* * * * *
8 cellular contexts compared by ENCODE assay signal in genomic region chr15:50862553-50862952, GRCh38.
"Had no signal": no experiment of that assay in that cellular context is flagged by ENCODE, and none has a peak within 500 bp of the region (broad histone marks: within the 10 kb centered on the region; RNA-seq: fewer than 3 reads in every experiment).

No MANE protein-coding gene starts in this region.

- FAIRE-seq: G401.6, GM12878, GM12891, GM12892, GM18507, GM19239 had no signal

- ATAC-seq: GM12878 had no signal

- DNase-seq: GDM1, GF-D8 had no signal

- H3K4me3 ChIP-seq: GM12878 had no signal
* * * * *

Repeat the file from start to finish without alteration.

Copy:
8 cellular contexts compared by ENCODE assay signal in genomic region chr15:50862553-50862952, GRCh38.
"Had no signal": no experiment of that assay in that cellular context is flagged by ENCODE, and none has a peak within 500 bp of the region (broad histone marks: within the 10 kb centered on the region; RNA-seq: fewer than 3 reads in every experiment).

No MANE protein-coding gene starts in this region.

- FAIRE-seq: G401.6, GM12878, GM12891, GM12892, GM18507, GM19239 had no signal

- ATAC-seq: GM12878 had no signal

- DNase-seq: GDM1, GF-D8 had no signal

- H3K4me3 ChIP-seq: GM12878 had no signal